A bout of bad weather that ushered in 2017 has left thousands of Lower Mainland residents battling icy roads and power outages on New Year's Day. 

In East Vancouver, one street was so icy that resident Sam MacTavish filmed himself skating down the middle of it. 

"I didn't want to do the video for the fun of skating, I wanted to prove a point that it's really dangerous," MacTavish said of Elgin Street. 

"My grandparents, who live with us, they can't really go outside. It's too dangerous to cross the street — it's all ice."

MacTavish, 18, said his uncle who lives at UBC recently slipped on the ice and broke his shoulder, and now requires surgery. 

"It's the city's responsibility ... they haven't really acted," he said.

"Obviously they can't respond to every little road, but when the roads are becoming like that, it's clear that they've kind of got to do a better job of managing the roads."

He wasn't the only person upset about the icy roads in the region. Others also compared them to skating rinks. 

A City of Vancouver spokesman said anyone concerned about icy roads can report them by phoning 311 or using the city's app, VanConnect, so it can send crews to address the problem. 

Power outages

Meanwhile, some Lower Mainland residents staying home for the day had other problems to contend with.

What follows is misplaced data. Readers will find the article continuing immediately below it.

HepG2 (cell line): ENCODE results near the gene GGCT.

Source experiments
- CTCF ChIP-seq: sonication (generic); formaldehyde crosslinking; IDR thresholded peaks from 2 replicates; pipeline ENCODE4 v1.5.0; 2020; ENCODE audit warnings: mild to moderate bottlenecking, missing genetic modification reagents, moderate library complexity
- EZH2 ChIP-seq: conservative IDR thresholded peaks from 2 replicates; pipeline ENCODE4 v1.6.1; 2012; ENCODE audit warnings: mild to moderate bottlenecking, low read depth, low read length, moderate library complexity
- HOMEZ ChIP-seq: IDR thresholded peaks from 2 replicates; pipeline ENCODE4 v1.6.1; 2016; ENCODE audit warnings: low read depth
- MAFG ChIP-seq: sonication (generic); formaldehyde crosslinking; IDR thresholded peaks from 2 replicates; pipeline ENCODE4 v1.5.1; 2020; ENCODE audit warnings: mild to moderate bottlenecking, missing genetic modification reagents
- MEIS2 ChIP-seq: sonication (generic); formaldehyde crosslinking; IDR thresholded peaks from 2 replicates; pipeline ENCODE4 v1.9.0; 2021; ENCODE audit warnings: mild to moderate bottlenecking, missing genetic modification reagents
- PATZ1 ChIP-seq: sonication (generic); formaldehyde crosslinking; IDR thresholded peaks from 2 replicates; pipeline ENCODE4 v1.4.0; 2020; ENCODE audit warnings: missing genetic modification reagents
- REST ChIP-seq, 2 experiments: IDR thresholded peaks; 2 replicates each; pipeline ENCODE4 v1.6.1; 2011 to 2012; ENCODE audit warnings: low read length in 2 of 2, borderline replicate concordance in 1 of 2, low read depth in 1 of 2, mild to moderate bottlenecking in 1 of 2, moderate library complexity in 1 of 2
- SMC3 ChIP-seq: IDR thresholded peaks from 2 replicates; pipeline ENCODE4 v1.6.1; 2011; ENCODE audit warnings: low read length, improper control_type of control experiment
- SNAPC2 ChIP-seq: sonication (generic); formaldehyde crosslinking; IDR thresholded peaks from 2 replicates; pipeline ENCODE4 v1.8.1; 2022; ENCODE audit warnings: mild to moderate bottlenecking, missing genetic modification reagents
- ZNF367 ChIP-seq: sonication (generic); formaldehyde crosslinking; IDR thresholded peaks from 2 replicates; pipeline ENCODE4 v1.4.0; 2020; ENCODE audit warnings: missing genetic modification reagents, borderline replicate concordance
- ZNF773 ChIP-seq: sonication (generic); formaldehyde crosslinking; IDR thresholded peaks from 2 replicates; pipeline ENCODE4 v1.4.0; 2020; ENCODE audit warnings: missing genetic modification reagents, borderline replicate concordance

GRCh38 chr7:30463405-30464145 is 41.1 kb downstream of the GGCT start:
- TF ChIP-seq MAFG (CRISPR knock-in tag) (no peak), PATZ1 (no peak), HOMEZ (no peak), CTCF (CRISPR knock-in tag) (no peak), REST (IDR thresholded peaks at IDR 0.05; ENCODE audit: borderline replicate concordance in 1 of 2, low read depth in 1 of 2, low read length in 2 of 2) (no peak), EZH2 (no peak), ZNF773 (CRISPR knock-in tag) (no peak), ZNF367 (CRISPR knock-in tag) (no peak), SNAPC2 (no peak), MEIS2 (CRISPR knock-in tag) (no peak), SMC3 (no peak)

BC Hydro said about 3,500 customers were still without power as of 5 p.m. PT Sunday — down from about 15,000 during the peak of the snowstorm that hit the South Coast on New Year's Eve.  

Spokeswoman Mora Scott said crews had been working throughout the night and day to restore power, which was mostly knocked out by snow-laden trees falling on power wires. 

She said the hardest-hit areas were Vancouver, Burnaby, Maple Ridge and Mission, but crews should have power back in those areas by the end of the day.

Cancelled ferries

One municipality that's not likely to have power back tonight is Bowen Island, where 991 households in the small community were without power Sunday. 

High winds cancelled ferries headed to Snug Cove from Horseshoe Bay, meaning hydro crews couldn't get to the island to make the repairs necessary to get the power back on. 

Cate Simpson was one of dozens of people hunkered down at Doc Morgan's pub near the Bowen Island ferry Sunday afternoon, waiting to find out if she would be able to make it back to her home in Vancouver that night. 

"I think the entire island and certainly the entire ferry lineup is in here," Simpson said over the phone. 

"They're cooking up a storm and serving lots of drinks in the pub. It's one bartender and one server and I don't think they know what hit them. But everybody's being very patient."

Simpson said RCMP had gone up and down the main road with megaphones to tell people the ferries were cancelled and to go home, but BC Ferries hadn't officially cancelled the remaining sailings of the day at that point.

"It's really hard to know whether to go back to a cold house that doesn't have any power and light a fire or to kind of stick it out down here in the cove and see if we can get out of here tonight," she said.